Experts have also concluded that, because of the absence of any design or lettering on the reverse of the brass medallion, plus the existence of a hole at its top, through which a chain might have been attached, it could well have been “a deeply personal and significant possession of the great Sultan.”

FASTFACTS

• Size of of Ottoman Empire would triple between 1444 and 1481.

• In 1453, at the age of 21, Mehmed II captured Constantinople.

• Mehmed II made further conquests before dying aged 49 in 1481 .

This, said White, suggests the intriguing possibility that it might once have hung around the neck of The Conqueror as a talisman. Indeed, in a later portrait Mehmed is depicted wearing what appears to be the very same medal.

“For us, the single most important historical element is that we believe that the medal belonged personally to Mehmed,” said White.

“You can also say it was almost certainly done from life, that it is a real portrait that actually looks like him rather than being a typical generic miniature painting of a sultan.”

Although the name of the artist remains unknown, “we do know that it was made in Italy, because that’s where all these pieces were being made at the time, when it was a fairly new thing.

“The whole concept of these portrait medallions, which had been resurrected from ancient Rome, had begun only about 20 years earlier, in the 1430s.”

Presenting the fall of Constantinople as an existential struggle between Christianity and Islam would be to simplify a complex situation, said White. There were Turks among the defenders of Constantinople, loyal to the Byzantine Emperor Constantine XI, and thousands of Christians among the 50,000-strong Ottoman army.

Shutterstock image

In a short biography commissioned by Bonhams, historian Peter Frankopan writes that despite the portrayal of Mehmed in contemporary European propaganda as a tyrant, in fact “the conquest of Constantinople was accompanied by a set of policies that even critics conceded showed a surprising degree of tolerance, most notably to the Greek Orthodox Christians who were protected from persecution by laws as well as by the sultan’s personal command — with similar concessions being given to Armenian Christians, to Jews and to other minorities in the city.”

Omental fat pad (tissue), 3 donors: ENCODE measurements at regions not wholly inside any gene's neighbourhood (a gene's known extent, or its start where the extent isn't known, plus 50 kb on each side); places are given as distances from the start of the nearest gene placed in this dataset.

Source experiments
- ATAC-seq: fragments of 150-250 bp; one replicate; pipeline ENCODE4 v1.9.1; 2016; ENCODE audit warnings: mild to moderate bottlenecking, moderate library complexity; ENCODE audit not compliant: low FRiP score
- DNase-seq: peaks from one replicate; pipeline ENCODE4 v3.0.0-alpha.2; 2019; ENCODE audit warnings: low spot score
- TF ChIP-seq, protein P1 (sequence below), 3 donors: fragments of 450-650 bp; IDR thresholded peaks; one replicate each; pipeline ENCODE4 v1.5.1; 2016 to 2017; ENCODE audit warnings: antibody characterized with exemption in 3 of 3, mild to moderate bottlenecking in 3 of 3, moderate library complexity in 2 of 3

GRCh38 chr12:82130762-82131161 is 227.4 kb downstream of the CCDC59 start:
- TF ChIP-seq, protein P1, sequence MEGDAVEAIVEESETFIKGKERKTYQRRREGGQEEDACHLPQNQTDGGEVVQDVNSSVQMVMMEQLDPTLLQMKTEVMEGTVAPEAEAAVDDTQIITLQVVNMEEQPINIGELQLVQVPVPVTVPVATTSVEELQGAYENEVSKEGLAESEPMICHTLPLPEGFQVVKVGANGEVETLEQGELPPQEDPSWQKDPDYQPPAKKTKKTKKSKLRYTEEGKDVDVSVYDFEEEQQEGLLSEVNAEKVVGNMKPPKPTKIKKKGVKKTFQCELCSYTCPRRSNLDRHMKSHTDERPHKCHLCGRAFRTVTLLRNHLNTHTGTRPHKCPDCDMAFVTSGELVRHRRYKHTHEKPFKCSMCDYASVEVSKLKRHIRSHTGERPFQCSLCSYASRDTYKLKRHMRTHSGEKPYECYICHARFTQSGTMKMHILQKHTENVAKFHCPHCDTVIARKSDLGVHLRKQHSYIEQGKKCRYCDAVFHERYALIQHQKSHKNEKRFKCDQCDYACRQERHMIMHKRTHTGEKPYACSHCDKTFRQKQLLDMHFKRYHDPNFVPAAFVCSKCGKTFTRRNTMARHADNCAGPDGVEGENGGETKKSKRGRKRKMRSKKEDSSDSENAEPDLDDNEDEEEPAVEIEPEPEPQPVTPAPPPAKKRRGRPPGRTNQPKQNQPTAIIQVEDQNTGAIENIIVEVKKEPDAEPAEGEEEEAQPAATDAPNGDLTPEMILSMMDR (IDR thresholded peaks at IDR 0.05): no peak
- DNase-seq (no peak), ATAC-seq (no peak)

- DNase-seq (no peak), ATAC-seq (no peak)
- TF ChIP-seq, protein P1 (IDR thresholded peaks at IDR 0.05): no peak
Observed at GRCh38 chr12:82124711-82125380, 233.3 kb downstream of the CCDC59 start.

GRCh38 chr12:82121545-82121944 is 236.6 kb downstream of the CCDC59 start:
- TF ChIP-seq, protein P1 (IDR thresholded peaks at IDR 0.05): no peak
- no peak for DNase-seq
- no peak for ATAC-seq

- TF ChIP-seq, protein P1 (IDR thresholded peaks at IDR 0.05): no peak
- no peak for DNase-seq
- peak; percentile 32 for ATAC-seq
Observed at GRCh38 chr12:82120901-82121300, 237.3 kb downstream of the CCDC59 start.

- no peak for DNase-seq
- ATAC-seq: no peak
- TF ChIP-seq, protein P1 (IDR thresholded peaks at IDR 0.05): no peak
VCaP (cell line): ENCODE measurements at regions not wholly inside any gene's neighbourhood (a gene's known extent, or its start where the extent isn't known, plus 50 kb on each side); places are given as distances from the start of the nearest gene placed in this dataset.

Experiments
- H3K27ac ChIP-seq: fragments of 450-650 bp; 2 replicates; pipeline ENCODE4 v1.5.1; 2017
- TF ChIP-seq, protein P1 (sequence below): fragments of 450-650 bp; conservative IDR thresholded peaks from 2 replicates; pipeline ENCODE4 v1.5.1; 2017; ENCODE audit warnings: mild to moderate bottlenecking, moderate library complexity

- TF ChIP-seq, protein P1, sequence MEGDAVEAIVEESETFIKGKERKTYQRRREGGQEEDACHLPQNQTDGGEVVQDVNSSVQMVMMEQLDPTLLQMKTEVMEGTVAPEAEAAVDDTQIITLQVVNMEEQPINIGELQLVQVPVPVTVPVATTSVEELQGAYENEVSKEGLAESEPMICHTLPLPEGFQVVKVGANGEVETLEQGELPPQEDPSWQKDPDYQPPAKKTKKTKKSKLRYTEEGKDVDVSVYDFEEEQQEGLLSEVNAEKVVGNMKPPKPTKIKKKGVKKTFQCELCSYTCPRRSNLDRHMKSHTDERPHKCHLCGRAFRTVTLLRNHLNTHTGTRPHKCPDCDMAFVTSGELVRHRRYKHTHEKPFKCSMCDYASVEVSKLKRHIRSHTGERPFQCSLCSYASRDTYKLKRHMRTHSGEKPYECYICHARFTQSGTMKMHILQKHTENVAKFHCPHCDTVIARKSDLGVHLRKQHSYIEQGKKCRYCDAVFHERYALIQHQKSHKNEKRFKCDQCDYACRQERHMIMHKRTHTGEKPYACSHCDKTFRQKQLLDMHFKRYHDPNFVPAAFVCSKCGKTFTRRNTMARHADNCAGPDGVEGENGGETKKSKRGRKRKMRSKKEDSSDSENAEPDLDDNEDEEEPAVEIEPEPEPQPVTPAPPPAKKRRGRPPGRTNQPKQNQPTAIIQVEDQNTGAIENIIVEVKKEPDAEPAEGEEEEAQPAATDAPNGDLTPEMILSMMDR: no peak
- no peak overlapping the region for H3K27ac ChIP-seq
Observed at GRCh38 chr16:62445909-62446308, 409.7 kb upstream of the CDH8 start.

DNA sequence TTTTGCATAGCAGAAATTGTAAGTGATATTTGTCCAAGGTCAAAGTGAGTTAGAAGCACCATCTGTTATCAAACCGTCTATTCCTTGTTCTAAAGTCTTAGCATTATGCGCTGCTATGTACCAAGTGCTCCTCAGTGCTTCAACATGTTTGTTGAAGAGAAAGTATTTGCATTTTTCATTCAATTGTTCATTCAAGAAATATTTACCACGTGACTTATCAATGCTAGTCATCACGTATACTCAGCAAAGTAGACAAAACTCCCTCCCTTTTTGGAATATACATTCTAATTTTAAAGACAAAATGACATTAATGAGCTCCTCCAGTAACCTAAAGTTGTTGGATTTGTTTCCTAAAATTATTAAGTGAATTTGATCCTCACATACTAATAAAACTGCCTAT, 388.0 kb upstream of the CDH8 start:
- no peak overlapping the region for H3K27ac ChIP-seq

Nevertheless, the fall of the city, “which had been the subject of lavish investment by the Roman Emperor Constantine and had stood for more than a millennium as the capital of the Roman Empire in the east — usually called the Byzantine Empire — sent shockwaves through the Mediterranean and beyond.

“Constantinople’s fall to Mehmed and his forces was not so much a dramatic moment as a decisive turning point in history.”

Art experts from Sotheby's talk about Paul Signac's "La Corne d'Or (Constantinople)" during an auction preview November 1, 2019 at Sotheby's in New York. (AFP/File photo)

In fact, according to the Victorian British historian Lord Acton, modern history began “under the stress of the Ottoman conquest.”

In Acton’s view, wrote Frankopan, “the failure of Europeans to put their differences to one side, the reluctance of Christians in the west to support their Greek-speaking Orthodox neighbours to the east, and the ineffective response to the threat posed by Mehmed and his Muslim armies set off a chain reaction that ultimately helped shape the Reformation — if not the age of global empires that emerged from places such as Spain, Portugal, the Netherlands and Britain.”